Certain copyrighted application binary interfaces ("ABI Code") have been copied verbatim from the UNIX System V code base and contributed to Linux for distribution under the General Public License ("GPL") without proper authorization and without copyright attribution. While some application programming interfaces ("API Code") have been made available over the years through POSIX and other open standards, the UNIX System V ABI Code has only been made available under copyright restrictions. AT&T made these binary interfaces available in order to support application development to System V-based operating systems and to assist System V licensees in the development process. The System V ABl's were never intended or authorized for unrestricted use or distribution under the GPL in Linux. As the copyright holder, SCO has never granted such permission. Nevertheless, many of the ABIs contained in Linux and improperly distributed under the GPL, are direct copies of UNIX System copyrighted software code.

Any part of any Linux file that includes the copyrighted binary interface code must be removed. Files in Linux version 2.4.21 and other versions that incorporate the copyrighted binary interfaces include:

include/asm-alpha/errno.h
include/asm-arm/errno.h
include/asm-cris/errno.h
include/asns-i386/ernno.h
include/asm-ia64/errno.h
include/asm-m68k/errno.h
include/asm-mips/errno.h
include/asm-mips64/errno.h
include/asm-parisc/errno.h
include/asm-ppc/errno.h
include/asm-ppc64/errno.h
include/asm-s390/errno.h
include/asm-s39Ox/errno.h
include/asm-sh/errno.h
include/asm-sparc/errno.h
include/asm-sparc64/errno.h
include/asm-x86 _64/errno.h
include/asm-alpha/signal.h
include/asm-arm/signal.h
include/asm-cris/signal.h
include/asm-i386/signal.h
include/asm-ia64/signal.h
include/asm-m68k/signal.h
include/asm-mips/signal.h
include/asm-mips64/signal.h
include/asm-parisc/signal.h
include/asm-ppc/signal.h
include/asm-ppc64/signal.h
include/asm-s390/signal.h
include/asmn-s390x/signal.h
include/asm-sh/signal.h
include/asm-sparc/signal.h
include/asm-sparc64/signal.h
include/asm-X86 _64/signal.h
include/linux/stat.h
include/Iinux/ctype.h
lib/ctype.c
include/asm-alpha/ioctl.h
include/asm-alpha/ioctls.h
include/asm-arm/ioctl.h
include/asm-cris/ioctl.h
include/asm-i386/ioctl.h
include/asm-ia64/ioctl.h
include/asm-m68k/ioctl.h
include/asm-mips/ioctl.h
include/asm-mips64/ioctl.h
include/asm-mips64/ioctls.h
include/asm-parisc/ioctl.h
include/asm-parisc/ioctls.h
include/asm-ppc/ioctl.h
include/asm-ppc/ioctls.h
include/asm-ppc64/ioctl.h
include/asm-ppc64/ioctls.h
include/asm-s390/ioctl.h
include/asm-s390x/ioctl.h
include/asm-sh/ioctl.h
include/asm-sh/ioctls.h
include/asm-sparc/ioctl.h
include/asm-sparc/ioctls.h
include/asm-sparc64/ioctl.h
include/asm-sparc64/ioctls.h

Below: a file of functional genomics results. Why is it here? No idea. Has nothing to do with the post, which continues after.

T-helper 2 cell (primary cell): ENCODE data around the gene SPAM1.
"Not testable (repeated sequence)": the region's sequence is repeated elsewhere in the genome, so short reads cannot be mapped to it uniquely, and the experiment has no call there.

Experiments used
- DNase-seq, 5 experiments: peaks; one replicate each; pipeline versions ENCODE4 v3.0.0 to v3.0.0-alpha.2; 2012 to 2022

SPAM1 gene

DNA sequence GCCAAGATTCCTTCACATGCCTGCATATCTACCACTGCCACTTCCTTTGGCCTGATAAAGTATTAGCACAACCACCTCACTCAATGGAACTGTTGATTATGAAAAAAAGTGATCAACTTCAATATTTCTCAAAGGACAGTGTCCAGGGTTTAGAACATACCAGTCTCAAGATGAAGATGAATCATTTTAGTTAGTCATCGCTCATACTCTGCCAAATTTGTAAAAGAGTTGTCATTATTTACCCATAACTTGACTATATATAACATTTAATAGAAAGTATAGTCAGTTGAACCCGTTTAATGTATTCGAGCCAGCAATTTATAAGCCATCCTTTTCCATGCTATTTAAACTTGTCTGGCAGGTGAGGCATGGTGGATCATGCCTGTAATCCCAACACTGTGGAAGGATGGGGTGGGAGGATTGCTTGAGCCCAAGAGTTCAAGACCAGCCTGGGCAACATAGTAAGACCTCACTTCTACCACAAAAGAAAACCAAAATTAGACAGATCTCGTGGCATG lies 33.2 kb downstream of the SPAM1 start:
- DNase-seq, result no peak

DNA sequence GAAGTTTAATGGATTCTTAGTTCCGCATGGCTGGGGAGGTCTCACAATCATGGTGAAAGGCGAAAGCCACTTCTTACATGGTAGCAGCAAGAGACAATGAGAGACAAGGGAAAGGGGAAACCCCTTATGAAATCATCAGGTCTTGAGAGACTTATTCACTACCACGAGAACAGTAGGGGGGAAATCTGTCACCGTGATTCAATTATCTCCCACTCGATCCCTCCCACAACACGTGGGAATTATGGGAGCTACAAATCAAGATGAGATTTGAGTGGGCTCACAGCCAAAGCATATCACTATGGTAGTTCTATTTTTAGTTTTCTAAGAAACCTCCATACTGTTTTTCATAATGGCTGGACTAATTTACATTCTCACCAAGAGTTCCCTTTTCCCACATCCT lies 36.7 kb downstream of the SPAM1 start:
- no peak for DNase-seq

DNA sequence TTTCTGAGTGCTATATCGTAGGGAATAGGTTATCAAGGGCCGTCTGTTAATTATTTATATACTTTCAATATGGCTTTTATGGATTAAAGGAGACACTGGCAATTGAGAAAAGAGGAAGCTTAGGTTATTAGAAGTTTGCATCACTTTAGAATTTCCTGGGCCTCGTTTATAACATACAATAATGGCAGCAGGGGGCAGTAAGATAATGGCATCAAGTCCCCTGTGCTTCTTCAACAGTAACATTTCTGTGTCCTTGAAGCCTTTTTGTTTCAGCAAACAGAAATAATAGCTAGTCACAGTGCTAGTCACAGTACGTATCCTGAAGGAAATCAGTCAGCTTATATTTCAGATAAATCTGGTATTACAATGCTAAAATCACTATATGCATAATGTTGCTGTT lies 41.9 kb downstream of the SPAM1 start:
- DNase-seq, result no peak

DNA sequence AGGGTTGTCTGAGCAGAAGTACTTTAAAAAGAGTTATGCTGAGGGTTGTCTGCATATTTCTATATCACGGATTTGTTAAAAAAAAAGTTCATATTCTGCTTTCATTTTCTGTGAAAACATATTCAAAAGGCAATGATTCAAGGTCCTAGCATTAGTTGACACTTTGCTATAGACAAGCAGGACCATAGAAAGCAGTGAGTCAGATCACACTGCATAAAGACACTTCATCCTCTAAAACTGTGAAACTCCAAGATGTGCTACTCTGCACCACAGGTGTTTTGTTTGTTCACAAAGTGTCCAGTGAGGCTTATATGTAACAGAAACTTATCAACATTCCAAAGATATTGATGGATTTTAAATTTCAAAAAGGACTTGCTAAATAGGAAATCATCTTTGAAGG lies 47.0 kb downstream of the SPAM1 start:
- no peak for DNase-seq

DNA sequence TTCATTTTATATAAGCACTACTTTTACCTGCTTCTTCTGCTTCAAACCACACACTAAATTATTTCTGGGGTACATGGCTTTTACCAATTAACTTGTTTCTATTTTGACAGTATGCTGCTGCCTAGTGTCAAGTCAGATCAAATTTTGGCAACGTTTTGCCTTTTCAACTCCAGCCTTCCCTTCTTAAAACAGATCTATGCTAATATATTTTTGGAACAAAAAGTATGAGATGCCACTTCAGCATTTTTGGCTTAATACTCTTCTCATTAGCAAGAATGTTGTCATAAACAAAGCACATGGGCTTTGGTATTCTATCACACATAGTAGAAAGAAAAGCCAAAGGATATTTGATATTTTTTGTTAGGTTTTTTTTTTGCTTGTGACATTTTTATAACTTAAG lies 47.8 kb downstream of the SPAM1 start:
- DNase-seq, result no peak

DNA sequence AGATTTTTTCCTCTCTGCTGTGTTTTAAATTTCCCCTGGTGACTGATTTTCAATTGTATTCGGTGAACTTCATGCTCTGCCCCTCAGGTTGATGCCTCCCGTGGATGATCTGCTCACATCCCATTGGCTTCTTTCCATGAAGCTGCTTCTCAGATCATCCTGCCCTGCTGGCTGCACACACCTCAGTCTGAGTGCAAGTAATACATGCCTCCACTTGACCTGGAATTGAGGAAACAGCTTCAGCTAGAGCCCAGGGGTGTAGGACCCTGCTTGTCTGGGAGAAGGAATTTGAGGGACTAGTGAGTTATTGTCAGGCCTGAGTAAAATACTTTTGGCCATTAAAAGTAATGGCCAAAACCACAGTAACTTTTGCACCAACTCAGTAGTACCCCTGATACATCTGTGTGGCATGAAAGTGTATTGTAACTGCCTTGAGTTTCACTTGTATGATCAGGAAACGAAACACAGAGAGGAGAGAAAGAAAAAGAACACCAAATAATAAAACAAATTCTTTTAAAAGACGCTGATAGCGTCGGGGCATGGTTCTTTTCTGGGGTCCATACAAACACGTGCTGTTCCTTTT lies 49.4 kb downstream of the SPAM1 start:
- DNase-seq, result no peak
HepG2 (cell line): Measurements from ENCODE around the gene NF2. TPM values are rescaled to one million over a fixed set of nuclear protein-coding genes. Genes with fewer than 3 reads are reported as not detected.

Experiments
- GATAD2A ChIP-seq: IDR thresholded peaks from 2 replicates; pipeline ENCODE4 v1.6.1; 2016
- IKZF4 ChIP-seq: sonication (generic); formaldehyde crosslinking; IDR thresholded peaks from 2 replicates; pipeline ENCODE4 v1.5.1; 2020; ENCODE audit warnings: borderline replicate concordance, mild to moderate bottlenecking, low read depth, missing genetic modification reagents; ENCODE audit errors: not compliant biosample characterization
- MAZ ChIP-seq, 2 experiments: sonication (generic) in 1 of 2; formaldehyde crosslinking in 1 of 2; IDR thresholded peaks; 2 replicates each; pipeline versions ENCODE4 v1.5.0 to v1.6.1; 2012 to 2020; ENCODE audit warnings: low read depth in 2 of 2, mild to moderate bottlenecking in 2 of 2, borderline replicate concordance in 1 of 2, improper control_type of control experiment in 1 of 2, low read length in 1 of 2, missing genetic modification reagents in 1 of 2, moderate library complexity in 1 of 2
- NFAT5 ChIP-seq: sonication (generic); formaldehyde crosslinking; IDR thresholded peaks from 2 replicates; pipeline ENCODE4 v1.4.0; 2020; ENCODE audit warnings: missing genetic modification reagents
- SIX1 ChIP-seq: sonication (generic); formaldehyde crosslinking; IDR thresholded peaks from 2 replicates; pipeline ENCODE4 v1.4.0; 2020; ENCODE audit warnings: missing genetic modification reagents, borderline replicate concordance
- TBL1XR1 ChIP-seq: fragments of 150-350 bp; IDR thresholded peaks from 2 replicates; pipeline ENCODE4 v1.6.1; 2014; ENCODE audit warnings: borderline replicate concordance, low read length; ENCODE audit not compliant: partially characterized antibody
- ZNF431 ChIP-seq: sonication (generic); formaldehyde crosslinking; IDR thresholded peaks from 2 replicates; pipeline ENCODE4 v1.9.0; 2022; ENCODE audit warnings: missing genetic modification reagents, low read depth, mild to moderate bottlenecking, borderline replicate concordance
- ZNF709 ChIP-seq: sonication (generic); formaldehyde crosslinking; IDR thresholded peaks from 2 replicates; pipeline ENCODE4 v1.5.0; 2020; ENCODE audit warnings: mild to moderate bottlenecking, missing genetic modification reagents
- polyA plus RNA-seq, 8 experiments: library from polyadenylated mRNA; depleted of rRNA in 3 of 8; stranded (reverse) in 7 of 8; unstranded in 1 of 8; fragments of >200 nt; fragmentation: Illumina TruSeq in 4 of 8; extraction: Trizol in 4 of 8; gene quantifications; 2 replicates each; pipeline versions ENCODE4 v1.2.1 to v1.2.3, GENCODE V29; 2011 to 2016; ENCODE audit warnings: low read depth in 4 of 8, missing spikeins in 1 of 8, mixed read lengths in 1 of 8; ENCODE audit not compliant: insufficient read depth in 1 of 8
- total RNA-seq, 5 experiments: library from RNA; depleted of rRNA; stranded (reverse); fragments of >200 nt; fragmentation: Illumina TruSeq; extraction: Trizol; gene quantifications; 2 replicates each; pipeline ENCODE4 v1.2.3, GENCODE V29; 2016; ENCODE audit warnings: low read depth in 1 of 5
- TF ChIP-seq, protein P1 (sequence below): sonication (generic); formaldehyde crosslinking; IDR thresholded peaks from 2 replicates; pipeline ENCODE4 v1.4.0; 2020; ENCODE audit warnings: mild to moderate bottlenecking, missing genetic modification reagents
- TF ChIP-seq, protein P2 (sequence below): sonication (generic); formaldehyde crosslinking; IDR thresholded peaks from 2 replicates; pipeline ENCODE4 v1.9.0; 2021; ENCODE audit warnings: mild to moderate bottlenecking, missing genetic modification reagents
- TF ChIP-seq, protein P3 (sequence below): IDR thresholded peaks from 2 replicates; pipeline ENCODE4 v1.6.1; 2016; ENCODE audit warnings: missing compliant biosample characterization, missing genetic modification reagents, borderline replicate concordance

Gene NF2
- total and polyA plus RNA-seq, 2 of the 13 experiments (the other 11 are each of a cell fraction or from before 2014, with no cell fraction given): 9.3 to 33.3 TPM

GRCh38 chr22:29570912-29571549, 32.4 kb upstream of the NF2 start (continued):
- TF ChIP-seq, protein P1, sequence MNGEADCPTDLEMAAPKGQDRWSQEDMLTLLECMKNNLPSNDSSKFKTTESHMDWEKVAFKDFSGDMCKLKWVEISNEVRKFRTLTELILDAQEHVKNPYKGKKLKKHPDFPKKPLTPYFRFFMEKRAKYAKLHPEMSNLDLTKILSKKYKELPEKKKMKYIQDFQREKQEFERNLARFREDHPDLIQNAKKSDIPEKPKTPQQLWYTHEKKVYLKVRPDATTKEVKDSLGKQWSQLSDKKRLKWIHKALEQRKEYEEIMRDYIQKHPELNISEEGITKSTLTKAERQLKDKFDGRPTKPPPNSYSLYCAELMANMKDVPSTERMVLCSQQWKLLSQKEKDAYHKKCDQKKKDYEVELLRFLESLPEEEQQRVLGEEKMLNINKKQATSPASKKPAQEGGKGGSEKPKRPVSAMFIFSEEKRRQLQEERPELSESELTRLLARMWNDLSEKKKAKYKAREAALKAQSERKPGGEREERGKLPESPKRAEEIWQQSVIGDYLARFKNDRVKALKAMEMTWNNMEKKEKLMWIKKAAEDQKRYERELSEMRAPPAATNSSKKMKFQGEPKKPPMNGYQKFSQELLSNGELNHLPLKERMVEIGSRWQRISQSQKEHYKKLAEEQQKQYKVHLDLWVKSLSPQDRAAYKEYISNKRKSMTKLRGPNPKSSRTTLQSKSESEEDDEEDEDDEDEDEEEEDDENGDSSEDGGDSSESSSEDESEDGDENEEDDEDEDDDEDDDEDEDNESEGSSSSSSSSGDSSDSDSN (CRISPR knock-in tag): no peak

include/asm-x86_64/ioctl.h
include/linux/ipc.h
include/linux/acct.h
include/asm-sparc/a.out.h
include/linux/a.out.h
arch/mips/boot/ecoff.h
include/asm-sparc/bsderrno.h
include/asm-sparc/solerrno.h
include/asm-sparc64/bsderrno.h
include/asm-sparc64/solerrno.h

The code identified above was also part of a settlement agreement entered between the University of California at Berkeley and Berkeley Systems Development, Inc. (collectively "BSDI") regarding alleged violations by BSDI of USL's rights in UNIX System V technology. The settlement agreement between USL and BSDI addressed conditions upon which BSDI could continue to distribute its version of UNIX, BSD Lite 4.4, or any successor versions. One condition was that BSD retain USL copyrights in 91 files (the "UNIX Derived Files"). A complete listing of the UNIX Derived Files is attached. The ABI Code identified above are part of the UNIX Derived Files and, as such, must carry USL / SCO copyright notices and may not be used in any GPL distribution inasmuch as the affirmative consent of the copyright holder has not been obtained, and will not be obtained, for such a distribution under the GPL.

Use in Linux of any of ABI Code or other UNIX Derived Files code identified above constitutes a violation of the United States Copyright Act. Also, distribution of copyrighted code identified above as part of a source or binary distribtion of Linux, with copyright management information deleted or altered, violates the Digital Millenium Copyright Act ("DMCA") codified by Congress at 17 U.S.C. Section 1202. DMCA liability extends to those who have reasonable grounds to know that a distribution (or re-distribution as required by the GPL) of the altered code or copyright information will induce, enable, facilitate, or conceal an infringement of any right under the DMCA. In addition, neither SCO nor any predessor in interest has ever placed an affirmative notice in Linux that the copyrighted code in question could be used or distributed under the GPL. As a result, any distribution of Linux by a software venfor or a re-distribution of Linux by an end user that contains any of the identified System V code violates SCO's rights under the DMCA, insofar as the distributor knows of these violations.

As stated above, SCO's review is ongoing and will involve additional disclosure of code misappropriation. Certain UNIX code, methods and concepts, which we also claim are being used improperly in Linux, will be produced in the pending litigation between SCO and IBM under a confidentiality order.

Thank you for your attention to these matters.

Sincerely,

THE SCO GROUP, INC.

By: _________________________
Ryan E. Tibbitts
General Counsel